Plug and play hot tubs have become extremely popular over the last couple years as they have eliminated a common barrier to entry for hot tub ownership….the 220v electrical hookup. By making hot tubs with standard 115v plugs manufacturers have been able to not only lower the cost of installing a portable spa but have made it much more convenient.
1. No Electrical Installation Costs
A big thing to think about when shopping for a new hot tub is the costs of installation, primarily the electrical hook up. A 220v 50amp service that is required on some bigger hot tubs can range from $500-$2,000 depending on different variables. This is especially true in a lot of older homes that do not have a 200amp service and need to run an entirely new electrical service to make room for the hot tub. We see this every year with some of the older homes.
2. Spa Portability
Because a plug and play hot tub is not hard wired into a permanent outside gfci box it makes it easier if you are renting therefore you can take it with you when you buy a house or rent another one! Generally plug and play spas are smaller and lighter making them much more portable and easy move.
3. Lower Initial Cost
A 115v hot tub is usually a smaller 1 pump spa without a ton of frills or extras , so the initial purchase price of the hot tub can be less than a 220v. Most plug an play spas are on the lower end of the cost spectrum therefore if budget is a factor than this is a good entry level hot tub.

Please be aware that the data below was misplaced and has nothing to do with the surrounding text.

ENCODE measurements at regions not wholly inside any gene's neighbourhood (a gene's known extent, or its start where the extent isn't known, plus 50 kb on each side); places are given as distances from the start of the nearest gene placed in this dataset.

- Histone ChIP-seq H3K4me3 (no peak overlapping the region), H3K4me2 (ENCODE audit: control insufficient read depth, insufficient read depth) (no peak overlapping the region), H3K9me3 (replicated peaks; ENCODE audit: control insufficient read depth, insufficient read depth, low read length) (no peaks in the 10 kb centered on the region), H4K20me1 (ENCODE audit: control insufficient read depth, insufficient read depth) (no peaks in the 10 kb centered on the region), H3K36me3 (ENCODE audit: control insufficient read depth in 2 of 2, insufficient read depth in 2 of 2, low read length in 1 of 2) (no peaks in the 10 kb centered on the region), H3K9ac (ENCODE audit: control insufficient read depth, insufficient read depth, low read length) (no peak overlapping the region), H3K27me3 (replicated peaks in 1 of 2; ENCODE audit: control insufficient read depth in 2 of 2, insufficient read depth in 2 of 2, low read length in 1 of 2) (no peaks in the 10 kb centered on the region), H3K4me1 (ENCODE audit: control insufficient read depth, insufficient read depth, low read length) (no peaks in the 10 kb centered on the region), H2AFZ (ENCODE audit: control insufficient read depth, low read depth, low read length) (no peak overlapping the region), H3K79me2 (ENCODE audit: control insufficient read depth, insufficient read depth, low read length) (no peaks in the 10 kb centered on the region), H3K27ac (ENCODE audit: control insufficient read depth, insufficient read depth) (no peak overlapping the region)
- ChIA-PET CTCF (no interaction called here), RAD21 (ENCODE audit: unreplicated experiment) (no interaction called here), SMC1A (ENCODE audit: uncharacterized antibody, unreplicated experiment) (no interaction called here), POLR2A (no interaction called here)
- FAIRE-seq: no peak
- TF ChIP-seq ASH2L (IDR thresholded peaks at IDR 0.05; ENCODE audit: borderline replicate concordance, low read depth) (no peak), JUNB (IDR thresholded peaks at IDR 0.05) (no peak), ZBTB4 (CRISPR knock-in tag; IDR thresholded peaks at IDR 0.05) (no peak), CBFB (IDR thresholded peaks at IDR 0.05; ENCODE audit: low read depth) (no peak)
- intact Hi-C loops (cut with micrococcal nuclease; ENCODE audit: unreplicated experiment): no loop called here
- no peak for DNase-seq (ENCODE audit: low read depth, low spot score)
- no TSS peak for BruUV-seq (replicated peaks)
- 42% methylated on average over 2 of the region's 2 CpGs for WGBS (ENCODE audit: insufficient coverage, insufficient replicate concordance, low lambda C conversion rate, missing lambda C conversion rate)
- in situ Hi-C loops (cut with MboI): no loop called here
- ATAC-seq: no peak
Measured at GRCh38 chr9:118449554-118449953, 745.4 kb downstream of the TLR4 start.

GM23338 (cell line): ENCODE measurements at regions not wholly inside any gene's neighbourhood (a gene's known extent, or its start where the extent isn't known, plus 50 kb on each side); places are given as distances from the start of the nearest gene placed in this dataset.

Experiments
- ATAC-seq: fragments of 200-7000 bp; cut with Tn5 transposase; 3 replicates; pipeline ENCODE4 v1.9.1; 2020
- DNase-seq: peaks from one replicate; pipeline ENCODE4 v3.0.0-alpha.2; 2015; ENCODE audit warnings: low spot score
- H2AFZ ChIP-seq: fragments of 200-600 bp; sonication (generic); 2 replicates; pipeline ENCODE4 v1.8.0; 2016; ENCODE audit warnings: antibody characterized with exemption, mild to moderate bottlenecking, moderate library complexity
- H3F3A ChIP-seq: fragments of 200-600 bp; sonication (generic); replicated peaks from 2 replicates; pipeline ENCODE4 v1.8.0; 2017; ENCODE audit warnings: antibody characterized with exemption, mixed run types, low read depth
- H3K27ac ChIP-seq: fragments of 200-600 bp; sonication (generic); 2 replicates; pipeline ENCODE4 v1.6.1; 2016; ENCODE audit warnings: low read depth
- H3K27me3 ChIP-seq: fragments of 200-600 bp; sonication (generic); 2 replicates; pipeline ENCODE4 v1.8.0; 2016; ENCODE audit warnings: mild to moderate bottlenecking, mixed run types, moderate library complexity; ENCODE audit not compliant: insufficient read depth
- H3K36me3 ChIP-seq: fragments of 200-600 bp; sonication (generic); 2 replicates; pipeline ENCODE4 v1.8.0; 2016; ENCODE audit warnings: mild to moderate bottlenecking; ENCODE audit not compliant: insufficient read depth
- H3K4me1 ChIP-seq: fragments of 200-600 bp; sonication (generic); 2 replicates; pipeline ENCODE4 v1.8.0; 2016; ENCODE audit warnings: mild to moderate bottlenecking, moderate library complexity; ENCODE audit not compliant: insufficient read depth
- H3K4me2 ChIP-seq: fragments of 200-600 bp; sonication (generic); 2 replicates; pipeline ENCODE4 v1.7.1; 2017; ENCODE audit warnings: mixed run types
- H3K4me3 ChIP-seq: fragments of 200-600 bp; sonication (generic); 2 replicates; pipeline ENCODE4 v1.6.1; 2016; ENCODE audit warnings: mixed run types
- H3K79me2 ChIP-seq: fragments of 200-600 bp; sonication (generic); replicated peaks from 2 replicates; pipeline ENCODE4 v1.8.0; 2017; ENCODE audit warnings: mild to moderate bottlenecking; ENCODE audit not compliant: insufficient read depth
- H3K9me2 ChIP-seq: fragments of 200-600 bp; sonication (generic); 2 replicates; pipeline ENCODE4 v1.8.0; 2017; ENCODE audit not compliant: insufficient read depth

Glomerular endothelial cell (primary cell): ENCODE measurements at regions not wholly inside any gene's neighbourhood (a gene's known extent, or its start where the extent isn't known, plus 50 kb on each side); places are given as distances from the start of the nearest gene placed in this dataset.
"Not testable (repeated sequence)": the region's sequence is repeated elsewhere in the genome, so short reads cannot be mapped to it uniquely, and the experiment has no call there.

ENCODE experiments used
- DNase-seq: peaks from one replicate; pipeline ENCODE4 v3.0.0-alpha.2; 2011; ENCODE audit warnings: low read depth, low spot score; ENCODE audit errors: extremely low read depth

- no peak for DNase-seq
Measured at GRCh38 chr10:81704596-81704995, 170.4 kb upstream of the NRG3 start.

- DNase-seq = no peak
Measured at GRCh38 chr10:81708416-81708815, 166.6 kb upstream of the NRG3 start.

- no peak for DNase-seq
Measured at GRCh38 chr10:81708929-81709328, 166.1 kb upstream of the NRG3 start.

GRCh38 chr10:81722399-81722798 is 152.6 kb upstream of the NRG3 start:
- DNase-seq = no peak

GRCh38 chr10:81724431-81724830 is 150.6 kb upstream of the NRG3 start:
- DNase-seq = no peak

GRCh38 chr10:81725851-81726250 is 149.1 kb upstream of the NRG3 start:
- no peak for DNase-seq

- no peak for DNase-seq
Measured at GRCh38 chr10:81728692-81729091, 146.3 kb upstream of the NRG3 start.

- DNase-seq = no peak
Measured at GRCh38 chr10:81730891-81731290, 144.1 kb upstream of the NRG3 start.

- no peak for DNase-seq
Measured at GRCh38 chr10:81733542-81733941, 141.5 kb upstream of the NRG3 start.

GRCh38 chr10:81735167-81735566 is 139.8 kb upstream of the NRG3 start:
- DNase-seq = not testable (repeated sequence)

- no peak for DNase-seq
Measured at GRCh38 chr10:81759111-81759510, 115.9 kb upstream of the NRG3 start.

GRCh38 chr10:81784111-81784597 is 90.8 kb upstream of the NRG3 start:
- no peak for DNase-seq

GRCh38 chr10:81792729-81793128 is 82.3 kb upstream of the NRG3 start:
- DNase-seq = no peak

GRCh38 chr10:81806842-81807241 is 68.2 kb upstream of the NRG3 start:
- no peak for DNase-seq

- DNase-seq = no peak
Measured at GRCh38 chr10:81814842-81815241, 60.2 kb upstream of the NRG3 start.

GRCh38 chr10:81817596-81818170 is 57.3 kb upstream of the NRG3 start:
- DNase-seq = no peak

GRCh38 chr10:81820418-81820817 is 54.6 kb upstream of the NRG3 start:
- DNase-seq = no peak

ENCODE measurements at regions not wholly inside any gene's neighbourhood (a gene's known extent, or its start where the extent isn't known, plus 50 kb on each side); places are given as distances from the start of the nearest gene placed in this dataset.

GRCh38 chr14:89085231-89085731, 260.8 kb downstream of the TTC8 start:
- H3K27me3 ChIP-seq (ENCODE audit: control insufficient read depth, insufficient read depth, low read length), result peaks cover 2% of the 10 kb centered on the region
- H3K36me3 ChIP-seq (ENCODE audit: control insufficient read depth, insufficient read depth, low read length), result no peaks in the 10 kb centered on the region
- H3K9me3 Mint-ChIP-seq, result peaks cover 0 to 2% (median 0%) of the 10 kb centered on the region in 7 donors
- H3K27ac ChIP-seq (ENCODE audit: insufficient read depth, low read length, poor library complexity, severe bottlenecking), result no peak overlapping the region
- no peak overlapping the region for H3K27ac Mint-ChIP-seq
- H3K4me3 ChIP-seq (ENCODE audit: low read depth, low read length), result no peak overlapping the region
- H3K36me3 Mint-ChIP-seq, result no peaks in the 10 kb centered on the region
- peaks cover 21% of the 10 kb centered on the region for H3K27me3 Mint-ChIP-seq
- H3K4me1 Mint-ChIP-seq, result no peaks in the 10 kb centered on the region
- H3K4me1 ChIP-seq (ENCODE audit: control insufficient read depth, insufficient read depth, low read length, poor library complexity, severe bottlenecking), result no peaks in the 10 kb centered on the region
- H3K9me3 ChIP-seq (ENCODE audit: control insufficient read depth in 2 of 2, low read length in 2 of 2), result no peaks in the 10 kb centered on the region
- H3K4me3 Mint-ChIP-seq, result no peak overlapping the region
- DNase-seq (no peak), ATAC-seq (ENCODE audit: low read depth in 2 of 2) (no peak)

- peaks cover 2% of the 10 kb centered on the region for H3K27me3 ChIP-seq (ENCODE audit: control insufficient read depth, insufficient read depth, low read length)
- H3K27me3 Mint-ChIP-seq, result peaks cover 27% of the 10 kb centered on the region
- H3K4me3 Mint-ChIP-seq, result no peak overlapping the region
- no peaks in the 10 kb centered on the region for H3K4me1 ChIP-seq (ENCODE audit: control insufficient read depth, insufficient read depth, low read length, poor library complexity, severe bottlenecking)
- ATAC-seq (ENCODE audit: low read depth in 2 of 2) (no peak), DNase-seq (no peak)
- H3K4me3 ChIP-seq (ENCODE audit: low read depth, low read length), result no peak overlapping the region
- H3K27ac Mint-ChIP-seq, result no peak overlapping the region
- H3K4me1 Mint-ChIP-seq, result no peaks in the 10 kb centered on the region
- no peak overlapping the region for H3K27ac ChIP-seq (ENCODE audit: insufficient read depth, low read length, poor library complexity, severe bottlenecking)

Downsides of Plug and Play Spas
1. Heating Time
While the hot tub industry uses the term “plug and play” for these 115v spa models its not exactly that quick. By dialing back the amp draw and voltage we do make sacrifices when it comes to the hot tub components. This is felt with the initial start up of the spa and the length of time it takes to get up to temperature.
A standard 220v spa can heat up to 104 degrees in about 8-10 hours depending on the size of the tub. A 115v spa can take 2-3x longer than that to reach temperature as it just does not have the same supply of power to the unit.
So “plug and play” is more like “plug wait a day then play”! Also noteworthy is that while you are hot tubbing there is not enough power to heat the spa and run the jets therefore they run longer to warm the water up to temperature after use.